America is a strange place these days. It is difficult to recall another time when two diametrically opposed groups, the progressive and the reactionary, were both ascendant at once—when one group of people reached quite such heights of hypervigilance over supposedly offensive language while another worked so determinedly to dismantle basic rights. In one universe, a white person is shamed for being so presumptuous as to “agree” with the ideas of the Black Lives Matter movement; in another, a key provision of the 1965 Voting Rights Act—one of the pillars of racial equality under the law—is struck down, and a mob, misled by the loser of a presidential election, attempts to reverse the results of the democratic process. Meanwhile, social critics decry the excesses of whichever camp offends them more, conveniently ignoring any facts that might blur their arguments (and interfere with their book sales). One unfortunate result of such either/or-ism is the way it compromises the credibility of important and necessary voices.
Take the case of John McWhorter. An associate professor at Columbia University and the author of over twenty books, McWhorter, who is African American, is not only a star in the world of linguistics but also an outspoken critic of what he often rightly perceives as fuzzy and dangerous thinking on the subject of race, a frequent focus of the New York Times op-ed columns he began writing in 2021. In his most recent book, Woke Racism: How a New Religion Has Betrayed Black America, McWhorter, as the book’s subtitle suggests, declares the current strain of political correctness and “wokism” to be not like a religion but to be an actual religion. McWhorter, an atheist, does not mean this as a compliment. By religion he means a set of pronouncements that are antithetical to logic and goals that are unattainable in the world in which we actually live. To demonstrate this anti-logic, he sets up a chart juxtaposing various “woke” beliefs that directly contradict one another. The statement “If you’re white and date only white people, you’re a racist” is set opposite “If you’re white and date a black person, you are, if only deep down, exotifying an ‘other.’” Next to the statement “Silence about racism is violence” is “Elevate the voices of the oppressed over your own.” Logic, McWhorter notes, is not the point for the woke faithful: “Beyond a certain point, one is not to think one’s way through a dogma in logical fashion, from A to Z, and decide whether it makes sense. At a certain point you are to suspend logic and have faith.” As for those unattainable goals, the woke seek a world in which every last vestige of racism has been wiped from the minds of the populace. The fact that this will never come to pass, McWhorter explains, is exactly the point. Referring to the champions of wokism as “the Elect,” he writes,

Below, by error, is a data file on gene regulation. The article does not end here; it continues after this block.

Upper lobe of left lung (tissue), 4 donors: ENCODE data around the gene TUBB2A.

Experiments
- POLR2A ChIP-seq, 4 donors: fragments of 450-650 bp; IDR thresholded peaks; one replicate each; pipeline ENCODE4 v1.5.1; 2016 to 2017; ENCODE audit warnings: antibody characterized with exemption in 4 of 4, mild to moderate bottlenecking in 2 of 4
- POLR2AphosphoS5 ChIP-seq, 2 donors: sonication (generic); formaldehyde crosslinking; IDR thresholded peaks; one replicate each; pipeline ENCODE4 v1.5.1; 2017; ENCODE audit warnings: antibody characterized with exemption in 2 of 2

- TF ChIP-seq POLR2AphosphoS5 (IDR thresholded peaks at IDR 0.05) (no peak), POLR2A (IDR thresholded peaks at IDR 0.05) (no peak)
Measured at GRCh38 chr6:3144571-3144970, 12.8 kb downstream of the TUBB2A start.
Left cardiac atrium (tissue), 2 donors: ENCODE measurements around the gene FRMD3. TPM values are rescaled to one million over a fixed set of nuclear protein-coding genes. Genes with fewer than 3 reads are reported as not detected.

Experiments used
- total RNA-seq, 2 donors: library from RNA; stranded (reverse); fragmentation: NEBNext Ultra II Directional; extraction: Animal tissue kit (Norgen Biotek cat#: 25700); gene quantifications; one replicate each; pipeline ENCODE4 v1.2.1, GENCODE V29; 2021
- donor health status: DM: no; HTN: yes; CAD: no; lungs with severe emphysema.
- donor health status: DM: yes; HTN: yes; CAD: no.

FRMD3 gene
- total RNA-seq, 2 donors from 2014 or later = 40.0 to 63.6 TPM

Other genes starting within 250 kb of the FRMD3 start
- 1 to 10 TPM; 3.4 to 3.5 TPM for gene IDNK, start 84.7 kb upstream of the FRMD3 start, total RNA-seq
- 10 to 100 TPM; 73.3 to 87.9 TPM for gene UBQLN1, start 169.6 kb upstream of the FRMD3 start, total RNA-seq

To these people, actual progress on race is not something to celebrate but to talk around. This is because, with progress, the Elect lose their sense of purpose. Note: What they are after is not money or power, but sheer purpose, in the basic sense of feeling like you matter and that your life has a meaningful agenda.